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Announcing Genealogy Voice Chats

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  • David Sylvester
    I thought this would be of interest to all who seek their roots thus I m sending this to all the lists I manage no matter what place or surname. I have just
    Message 1 of 1 , Aug 7, 2006
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      I thought this would be of interest to all who seek their roots thus
      I'm sending this to all the lists I manage no matter what place or

      I have just downloaded the software and I'm setting up and testing it
      planning to be online a'chattin' with Dick this Thursday. I hope to
      see... er.. hear some of you also.



      The article follows:

      Announcing Genealogy Voice Chats

      Genealogy chat sessions have been popular for years. These "chats"
      have always been conducted keyboard-to-keyboard. That is, participants
      type on their own keyboards and then look at their computer screens to
      read the text entered by other chat room participants. I would like to
      propose something different: voice chats.

      The voice chats will operate in a manner quite similar to telephone
      conference calls. These will be free calls, however. Windows,
      Macintosh, and Linux users alike may participate.

      I am not certain if there is any interest in voice chats within the
      genealogy community. The only method of measuring interest is to hold
      a few chat sessions and see how popular they become.

      I am suggesting that the first few voice chats be "open chat sessions"
      where we can talk about almost anything. I suspect one popular topic
      will be, "How do I use this thing?" If enough genealogists join in,
      the agendas can be expanded. We could eventually have live genealogy
      lectures or classes, conducted by experts in some different
      genealogy-related topics. It doesn't make sense to hold such live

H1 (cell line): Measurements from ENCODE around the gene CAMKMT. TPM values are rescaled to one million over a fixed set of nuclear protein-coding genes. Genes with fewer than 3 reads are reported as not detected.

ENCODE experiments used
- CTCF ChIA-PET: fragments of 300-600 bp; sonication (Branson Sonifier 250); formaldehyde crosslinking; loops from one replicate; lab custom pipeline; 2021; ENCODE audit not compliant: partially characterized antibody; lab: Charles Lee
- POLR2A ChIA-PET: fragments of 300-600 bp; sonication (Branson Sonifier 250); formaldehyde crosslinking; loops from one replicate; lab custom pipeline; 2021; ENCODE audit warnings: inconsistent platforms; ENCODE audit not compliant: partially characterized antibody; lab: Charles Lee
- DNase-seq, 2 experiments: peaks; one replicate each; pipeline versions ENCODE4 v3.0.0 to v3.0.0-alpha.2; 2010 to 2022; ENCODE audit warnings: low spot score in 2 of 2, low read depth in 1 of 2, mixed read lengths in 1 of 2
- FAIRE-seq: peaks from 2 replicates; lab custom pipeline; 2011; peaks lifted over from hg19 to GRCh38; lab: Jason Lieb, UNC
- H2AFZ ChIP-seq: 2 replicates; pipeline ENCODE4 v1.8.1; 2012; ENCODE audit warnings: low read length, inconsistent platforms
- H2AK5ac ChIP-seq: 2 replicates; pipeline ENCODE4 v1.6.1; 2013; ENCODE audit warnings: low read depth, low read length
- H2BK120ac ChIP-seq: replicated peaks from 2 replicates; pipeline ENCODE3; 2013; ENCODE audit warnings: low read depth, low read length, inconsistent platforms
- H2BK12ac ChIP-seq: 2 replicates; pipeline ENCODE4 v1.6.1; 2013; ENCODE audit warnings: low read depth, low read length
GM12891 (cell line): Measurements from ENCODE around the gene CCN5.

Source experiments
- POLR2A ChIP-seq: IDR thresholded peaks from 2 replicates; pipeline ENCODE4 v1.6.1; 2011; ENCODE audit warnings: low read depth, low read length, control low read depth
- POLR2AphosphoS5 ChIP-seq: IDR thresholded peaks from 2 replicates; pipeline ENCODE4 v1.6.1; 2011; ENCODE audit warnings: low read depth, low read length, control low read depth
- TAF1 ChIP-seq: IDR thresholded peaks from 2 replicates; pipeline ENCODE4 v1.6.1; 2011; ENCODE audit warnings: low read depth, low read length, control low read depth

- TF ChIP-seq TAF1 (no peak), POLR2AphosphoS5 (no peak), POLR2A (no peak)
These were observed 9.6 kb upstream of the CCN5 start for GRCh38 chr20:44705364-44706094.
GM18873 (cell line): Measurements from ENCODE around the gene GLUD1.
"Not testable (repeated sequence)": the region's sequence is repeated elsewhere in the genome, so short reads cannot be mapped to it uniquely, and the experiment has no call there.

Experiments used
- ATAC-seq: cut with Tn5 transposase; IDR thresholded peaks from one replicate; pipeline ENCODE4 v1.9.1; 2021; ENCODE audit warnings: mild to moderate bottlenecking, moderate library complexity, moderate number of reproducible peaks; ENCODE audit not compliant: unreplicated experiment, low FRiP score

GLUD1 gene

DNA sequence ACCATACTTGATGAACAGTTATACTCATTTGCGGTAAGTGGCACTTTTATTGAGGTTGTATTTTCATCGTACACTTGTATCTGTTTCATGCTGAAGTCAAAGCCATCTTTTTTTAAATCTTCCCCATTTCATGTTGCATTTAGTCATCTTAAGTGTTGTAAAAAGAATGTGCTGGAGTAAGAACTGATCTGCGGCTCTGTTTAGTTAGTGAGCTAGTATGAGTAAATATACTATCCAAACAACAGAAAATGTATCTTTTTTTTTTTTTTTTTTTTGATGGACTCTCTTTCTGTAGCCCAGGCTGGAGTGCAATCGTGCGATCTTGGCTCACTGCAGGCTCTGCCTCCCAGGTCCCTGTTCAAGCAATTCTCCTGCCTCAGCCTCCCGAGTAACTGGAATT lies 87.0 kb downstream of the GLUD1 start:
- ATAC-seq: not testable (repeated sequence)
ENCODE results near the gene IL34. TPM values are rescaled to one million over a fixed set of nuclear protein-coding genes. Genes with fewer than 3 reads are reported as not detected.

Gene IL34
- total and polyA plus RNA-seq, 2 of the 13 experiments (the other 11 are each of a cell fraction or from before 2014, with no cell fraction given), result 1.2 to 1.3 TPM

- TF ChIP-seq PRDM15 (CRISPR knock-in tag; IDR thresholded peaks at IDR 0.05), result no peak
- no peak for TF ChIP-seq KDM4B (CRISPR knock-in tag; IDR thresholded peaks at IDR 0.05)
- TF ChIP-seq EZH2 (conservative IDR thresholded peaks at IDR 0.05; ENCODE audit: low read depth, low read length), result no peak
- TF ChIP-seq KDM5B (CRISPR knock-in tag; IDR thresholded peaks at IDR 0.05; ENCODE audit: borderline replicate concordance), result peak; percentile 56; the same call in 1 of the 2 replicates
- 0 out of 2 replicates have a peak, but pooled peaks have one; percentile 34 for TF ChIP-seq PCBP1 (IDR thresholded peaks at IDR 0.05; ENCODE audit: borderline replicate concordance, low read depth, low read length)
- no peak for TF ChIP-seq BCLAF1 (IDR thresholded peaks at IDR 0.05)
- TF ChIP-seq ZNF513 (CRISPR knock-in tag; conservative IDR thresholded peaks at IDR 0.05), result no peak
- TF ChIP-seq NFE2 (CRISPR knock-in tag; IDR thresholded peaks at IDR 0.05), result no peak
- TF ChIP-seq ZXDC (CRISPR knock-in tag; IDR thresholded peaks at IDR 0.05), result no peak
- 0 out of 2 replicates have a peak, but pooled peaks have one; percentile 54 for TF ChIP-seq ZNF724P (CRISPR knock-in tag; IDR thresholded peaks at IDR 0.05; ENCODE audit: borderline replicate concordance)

chats, however, until the amount of interest can be measured.

      While the chats will be free and the required software is free, you
      may have to obtain just a bit of hardware. In order to speak, you will
      need a microphone that plugs into your computer's sound card. To
      listen, you will need either speakers or headphones that plug into the
      same sound card. Most people use headsets - headphones that have an
      attached microphone. Computer headsets are somewhat similar in
      appearance to those worn by telephone operators.

      The use of headphones or a headset in lieu of speakers eliminates
      problems with echoes or unwanted "feedback." Have you ever heard the
      squeal of a public address system when a microphone is too close to
      the loudspeaker? Using headphones or a headset eliminates that problem
      in computer chat sessions.

      The voice chat sessions will be held on Skype, a free service that
      allows anyone with a computer, microphone and headphones (or headset)
      to make free telephone calls over the Internet. The Skype service
      includes "SkypeCasts," a new way to have telephone-like conversations
      with multiple people across the world who share your interests. A
      SkypeCast allows for up to 100 people to be connected together in a
      single conference call at no charge to the participants. All that is
      required is a computer with an Internet connection and the free Skype
      software, microphone, headphones or speakers (or headset). Dial-up
      connections will work although audio quality will be significantly
      better on broadband connections.

      I am suggesting that we first try this on Thursday, August 10 at 10:00
      PM Eastern U.S. Time, 7:00 PM Pacific. International

      More at
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